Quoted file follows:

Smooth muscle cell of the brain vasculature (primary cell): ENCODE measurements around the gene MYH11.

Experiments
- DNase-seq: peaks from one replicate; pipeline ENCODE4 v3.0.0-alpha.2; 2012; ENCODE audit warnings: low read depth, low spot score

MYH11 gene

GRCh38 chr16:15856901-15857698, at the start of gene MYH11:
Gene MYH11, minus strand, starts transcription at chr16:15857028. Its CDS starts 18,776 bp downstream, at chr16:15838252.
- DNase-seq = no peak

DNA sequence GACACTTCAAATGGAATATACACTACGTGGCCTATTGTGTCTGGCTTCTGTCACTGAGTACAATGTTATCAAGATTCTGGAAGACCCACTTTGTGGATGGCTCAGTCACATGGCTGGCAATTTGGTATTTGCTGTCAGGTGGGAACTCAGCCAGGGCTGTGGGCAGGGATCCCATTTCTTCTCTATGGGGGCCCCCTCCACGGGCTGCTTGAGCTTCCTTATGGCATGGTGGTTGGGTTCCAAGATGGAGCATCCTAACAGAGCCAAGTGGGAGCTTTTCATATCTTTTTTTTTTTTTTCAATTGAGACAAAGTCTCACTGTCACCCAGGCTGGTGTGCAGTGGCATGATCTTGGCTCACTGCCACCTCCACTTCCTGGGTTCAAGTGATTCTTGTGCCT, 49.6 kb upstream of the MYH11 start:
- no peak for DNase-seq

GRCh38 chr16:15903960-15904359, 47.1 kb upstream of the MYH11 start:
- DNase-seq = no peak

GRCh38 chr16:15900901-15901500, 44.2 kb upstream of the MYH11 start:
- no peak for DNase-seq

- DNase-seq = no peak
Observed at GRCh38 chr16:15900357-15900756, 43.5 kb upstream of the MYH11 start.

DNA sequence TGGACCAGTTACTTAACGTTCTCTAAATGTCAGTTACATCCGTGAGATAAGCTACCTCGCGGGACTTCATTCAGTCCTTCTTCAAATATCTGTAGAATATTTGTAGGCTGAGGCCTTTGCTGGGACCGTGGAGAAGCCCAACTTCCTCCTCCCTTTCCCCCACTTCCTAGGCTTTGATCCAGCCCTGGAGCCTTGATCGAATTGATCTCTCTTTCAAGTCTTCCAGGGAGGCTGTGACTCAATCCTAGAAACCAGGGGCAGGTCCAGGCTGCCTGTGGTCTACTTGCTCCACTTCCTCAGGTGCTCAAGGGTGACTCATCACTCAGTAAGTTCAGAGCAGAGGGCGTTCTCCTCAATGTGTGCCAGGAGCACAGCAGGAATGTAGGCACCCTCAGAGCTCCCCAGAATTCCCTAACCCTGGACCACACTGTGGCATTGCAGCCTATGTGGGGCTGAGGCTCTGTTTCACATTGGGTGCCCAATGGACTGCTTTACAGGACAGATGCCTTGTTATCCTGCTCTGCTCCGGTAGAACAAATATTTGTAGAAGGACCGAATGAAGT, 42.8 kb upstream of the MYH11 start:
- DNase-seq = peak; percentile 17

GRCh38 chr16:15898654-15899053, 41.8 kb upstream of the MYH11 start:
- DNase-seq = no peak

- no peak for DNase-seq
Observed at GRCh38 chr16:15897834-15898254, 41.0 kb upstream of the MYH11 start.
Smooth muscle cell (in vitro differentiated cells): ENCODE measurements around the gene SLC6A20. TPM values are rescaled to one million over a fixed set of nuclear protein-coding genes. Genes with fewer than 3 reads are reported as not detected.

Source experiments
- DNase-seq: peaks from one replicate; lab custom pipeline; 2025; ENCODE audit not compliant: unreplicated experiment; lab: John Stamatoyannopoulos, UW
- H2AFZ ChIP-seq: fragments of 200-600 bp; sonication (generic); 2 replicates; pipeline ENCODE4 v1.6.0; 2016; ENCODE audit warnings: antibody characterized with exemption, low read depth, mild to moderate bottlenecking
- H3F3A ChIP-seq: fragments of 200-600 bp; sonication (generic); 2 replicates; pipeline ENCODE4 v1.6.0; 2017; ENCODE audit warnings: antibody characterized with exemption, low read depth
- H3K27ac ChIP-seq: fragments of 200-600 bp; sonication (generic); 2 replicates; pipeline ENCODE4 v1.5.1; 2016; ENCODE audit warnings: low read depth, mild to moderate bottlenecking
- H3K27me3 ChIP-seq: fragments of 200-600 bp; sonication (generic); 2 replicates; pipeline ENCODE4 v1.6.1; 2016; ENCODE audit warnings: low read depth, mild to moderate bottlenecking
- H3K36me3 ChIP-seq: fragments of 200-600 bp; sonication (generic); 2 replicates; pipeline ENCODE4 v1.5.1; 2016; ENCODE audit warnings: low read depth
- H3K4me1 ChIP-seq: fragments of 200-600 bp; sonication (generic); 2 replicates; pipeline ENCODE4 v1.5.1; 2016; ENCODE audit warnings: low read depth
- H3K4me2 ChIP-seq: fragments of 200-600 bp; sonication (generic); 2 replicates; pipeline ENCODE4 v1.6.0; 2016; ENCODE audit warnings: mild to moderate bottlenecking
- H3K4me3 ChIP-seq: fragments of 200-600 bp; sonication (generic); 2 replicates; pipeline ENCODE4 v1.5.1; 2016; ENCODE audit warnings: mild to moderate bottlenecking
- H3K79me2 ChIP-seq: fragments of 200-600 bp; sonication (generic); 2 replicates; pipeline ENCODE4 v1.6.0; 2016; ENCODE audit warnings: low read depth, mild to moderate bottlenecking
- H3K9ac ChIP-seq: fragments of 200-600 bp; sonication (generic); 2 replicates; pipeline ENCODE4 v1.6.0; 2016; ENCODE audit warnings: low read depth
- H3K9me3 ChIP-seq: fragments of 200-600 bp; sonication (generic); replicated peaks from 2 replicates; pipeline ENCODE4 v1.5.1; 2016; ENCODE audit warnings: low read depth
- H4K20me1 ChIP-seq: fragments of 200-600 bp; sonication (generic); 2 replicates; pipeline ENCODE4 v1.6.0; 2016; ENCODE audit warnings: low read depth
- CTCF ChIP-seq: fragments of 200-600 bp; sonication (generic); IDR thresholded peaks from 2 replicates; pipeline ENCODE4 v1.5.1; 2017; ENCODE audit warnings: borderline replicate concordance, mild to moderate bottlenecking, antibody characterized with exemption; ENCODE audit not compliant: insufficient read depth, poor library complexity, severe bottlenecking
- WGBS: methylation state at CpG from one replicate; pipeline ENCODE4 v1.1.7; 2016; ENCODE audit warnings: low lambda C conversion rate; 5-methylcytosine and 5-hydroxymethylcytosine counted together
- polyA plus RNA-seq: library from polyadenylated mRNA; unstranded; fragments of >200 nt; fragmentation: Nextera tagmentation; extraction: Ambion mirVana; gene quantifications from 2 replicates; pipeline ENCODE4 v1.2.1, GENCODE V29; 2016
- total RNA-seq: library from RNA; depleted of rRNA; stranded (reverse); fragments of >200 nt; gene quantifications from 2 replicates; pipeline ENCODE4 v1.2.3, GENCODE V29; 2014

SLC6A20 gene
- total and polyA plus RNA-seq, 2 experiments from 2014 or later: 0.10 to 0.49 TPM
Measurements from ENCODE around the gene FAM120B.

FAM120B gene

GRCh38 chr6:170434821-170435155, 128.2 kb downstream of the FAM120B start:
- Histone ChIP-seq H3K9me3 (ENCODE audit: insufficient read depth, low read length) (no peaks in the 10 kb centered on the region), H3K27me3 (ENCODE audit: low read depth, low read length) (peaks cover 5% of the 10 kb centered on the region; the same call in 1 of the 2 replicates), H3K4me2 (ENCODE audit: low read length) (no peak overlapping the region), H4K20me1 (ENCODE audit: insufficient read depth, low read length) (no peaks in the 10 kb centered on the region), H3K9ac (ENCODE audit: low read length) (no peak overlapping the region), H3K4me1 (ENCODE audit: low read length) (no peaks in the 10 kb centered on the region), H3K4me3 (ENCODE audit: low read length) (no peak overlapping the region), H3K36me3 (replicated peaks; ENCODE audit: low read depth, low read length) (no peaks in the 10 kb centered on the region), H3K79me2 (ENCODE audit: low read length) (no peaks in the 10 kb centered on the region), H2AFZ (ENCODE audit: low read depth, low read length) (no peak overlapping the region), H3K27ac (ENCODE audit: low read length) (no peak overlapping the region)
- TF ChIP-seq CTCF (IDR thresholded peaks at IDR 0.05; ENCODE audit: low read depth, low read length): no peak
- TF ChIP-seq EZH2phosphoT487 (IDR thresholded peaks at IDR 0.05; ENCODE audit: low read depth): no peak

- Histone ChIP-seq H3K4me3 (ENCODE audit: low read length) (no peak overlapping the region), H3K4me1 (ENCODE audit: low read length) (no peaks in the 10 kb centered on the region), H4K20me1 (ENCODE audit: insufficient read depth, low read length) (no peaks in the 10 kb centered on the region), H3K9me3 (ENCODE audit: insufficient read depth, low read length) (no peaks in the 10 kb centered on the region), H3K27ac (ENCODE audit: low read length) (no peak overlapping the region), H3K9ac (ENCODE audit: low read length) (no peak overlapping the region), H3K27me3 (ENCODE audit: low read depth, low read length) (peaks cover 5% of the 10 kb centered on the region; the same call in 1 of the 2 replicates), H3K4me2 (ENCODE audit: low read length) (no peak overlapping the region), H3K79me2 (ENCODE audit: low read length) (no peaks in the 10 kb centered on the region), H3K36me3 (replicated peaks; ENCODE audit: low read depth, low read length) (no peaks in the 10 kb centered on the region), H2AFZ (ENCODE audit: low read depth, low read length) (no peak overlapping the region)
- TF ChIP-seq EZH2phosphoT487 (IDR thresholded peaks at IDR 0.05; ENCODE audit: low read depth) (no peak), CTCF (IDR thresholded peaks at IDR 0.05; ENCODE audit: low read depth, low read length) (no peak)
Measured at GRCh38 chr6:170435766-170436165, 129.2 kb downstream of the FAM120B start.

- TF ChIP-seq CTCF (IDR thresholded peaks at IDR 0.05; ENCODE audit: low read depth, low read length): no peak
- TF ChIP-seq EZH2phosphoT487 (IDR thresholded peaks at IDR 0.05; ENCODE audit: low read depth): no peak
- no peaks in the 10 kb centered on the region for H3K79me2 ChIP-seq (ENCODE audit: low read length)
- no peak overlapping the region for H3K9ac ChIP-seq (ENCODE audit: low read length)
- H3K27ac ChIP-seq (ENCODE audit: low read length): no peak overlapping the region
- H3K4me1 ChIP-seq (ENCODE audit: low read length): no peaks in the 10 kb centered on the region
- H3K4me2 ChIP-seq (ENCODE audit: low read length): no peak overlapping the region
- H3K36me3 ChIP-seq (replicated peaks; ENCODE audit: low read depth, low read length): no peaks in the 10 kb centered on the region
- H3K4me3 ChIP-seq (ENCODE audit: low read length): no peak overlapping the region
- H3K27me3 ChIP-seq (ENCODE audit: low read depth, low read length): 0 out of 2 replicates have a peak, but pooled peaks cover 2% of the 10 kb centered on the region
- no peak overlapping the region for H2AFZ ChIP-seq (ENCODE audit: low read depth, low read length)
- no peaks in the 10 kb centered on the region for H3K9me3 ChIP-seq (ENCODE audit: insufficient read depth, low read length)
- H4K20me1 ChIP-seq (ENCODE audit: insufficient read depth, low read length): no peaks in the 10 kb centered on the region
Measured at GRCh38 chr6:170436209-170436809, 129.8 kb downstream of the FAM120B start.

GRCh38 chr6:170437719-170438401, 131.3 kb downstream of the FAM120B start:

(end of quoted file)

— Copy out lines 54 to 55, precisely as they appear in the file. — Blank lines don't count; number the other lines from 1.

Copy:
- no peaks in the 10 kb centered on the region for H3K79me2 ChIP-seq (ENCODE audit: low read length)
- no peak overlapping the region for H3K9ac ChIP-seq (ENCODE audit: low read length)